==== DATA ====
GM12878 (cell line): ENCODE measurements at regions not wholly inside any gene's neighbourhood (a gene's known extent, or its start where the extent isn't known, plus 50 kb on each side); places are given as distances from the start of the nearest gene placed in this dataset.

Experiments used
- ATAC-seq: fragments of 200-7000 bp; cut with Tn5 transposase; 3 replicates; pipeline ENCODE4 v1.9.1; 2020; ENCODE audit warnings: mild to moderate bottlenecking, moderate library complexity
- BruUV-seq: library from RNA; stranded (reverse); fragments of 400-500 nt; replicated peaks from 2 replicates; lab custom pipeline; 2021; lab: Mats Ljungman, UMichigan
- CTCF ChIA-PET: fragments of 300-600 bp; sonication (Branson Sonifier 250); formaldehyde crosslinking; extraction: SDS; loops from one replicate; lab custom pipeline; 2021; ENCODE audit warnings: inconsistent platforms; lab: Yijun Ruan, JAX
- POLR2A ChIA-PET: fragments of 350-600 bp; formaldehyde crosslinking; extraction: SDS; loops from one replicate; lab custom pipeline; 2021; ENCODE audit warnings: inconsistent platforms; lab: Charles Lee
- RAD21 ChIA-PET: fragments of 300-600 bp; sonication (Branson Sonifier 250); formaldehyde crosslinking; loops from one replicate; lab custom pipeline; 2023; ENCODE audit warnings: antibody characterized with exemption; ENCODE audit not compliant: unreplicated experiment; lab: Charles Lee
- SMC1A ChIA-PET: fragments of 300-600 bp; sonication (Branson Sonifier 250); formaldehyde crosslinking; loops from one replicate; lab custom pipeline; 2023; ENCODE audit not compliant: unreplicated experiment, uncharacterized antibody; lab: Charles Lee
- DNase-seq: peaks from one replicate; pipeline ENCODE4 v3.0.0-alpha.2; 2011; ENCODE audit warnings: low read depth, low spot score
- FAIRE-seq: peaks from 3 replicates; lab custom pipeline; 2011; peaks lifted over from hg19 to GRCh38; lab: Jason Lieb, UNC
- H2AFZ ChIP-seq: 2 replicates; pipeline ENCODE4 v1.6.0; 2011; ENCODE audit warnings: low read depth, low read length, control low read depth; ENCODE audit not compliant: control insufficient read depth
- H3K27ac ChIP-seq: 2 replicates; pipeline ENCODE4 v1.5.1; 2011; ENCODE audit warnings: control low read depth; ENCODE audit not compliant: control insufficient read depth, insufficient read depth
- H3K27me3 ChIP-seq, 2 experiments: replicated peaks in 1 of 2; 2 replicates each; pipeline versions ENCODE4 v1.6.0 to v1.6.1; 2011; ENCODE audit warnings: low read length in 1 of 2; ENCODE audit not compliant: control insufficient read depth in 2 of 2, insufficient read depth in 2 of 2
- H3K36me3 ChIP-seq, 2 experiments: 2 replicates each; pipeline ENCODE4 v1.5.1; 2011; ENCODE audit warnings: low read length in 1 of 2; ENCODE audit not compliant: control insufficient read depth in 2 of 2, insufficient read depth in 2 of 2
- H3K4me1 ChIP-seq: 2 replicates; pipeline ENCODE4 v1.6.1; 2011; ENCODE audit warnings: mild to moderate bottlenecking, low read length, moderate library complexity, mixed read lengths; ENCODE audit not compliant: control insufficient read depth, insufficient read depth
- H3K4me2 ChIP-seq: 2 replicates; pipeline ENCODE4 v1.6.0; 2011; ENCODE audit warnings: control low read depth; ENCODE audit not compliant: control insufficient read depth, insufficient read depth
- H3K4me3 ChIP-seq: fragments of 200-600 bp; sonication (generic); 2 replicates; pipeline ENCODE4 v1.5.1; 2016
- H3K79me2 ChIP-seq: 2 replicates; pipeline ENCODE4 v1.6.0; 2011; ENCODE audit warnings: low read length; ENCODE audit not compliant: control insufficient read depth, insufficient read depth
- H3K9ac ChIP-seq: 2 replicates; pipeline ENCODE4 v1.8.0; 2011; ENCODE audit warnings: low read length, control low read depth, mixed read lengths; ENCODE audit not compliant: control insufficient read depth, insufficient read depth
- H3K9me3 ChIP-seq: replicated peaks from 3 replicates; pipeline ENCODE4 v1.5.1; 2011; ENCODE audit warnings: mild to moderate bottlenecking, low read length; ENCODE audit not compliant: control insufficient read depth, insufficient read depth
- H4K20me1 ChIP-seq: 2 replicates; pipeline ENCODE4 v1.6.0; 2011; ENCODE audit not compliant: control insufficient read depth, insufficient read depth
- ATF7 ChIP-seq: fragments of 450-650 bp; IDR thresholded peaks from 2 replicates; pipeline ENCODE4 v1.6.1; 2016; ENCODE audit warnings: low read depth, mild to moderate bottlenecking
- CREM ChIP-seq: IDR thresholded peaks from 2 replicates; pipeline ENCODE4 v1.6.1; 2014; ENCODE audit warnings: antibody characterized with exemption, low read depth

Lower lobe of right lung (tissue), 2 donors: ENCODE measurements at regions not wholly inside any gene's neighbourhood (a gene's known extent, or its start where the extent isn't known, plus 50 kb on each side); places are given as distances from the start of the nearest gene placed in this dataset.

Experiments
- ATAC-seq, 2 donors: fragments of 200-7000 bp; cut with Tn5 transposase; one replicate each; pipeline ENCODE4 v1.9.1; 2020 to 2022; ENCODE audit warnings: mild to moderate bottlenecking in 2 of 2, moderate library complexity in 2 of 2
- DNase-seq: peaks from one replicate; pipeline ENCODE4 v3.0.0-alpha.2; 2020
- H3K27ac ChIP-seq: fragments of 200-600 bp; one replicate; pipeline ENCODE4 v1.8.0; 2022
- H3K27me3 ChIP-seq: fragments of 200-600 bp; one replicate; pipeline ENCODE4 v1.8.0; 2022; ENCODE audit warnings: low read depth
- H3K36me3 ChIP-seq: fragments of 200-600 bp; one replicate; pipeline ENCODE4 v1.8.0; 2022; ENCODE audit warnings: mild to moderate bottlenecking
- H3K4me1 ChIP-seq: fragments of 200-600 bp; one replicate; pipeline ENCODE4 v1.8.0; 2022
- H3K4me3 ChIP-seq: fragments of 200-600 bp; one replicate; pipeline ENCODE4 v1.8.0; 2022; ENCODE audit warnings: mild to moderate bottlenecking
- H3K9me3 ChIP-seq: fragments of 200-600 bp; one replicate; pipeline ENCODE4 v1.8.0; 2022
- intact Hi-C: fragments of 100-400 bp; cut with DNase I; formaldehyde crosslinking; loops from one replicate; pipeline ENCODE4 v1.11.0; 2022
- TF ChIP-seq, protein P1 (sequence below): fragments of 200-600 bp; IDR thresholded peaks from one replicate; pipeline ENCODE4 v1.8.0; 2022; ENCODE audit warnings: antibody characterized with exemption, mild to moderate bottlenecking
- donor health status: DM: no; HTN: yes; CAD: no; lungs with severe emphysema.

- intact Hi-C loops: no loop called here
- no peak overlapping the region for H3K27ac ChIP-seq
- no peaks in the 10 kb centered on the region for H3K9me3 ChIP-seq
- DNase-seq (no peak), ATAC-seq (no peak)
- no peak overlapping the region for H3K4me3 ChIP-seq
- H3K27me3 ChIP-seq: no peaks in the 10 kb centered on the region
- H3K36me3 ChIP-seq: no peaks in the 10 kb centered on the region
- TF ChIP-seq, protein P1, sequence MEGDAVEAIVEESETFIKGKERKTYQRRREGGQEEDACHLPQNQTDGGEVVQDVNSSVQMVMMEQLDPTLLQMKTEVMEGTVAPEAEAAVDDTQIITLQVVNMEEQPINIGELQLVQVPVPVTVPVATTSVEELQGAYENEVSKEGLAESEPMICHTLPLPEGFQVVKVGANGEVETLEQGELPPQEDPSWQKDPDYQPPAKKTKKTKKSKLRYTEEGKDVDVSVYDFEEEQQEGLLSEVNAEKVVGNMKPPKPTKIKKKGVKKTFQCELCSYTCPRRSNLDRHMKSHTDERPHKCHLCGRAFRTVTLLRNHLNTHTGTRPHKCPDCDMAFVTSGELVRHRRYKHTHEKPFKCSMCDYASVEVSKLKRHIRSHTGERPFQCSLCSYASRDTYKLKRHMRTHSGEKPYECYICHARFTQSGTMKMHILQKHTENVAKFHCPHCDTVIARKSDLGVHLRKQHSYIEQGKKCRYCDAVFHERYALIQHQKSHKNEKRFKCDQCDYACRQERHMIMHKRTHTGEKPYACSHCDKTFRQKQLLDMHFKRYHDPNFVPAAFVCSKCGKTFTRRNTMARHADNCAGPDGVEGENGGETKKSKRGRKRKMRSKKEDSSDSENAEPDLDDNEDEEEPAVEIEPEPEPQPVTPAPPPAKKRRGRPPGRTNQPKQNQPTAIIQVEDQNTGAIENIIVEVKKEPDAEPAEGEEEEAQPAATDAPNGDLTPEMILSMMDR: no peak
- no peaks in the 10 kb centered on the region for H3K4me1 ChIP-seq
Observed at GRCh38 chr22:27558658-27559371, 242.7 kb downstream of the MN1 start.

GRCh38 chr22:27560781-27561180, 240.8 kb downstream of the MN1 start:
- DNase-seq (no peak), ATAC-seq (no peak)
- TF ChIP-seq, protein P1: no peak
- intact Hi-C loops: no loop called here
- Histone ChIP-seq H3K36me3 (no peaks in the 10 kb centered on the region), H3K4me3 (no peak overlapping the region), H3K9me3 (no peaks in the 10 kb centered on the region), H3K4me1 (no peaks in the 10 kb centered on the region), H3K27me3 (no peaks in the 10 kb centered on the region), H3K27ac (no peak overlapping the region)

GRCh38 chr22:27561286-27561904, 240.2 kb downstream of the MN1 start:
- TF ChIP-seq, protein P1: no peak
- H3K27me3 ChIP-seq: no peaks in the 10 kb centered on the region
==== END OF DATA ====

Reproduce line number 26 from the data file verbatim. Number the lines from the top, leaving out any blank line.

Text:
- ATAC-seq, 2 donors: fragments of 200-7000 bp; cut with Tn5 transposase; one replicate each; pipeline ENCODE4 v1.9.1; 2020 to 2022; ENCODE audit warnings: mild to moderate bottlenecking in 2 of 2, moderate library complexity in 2 of 2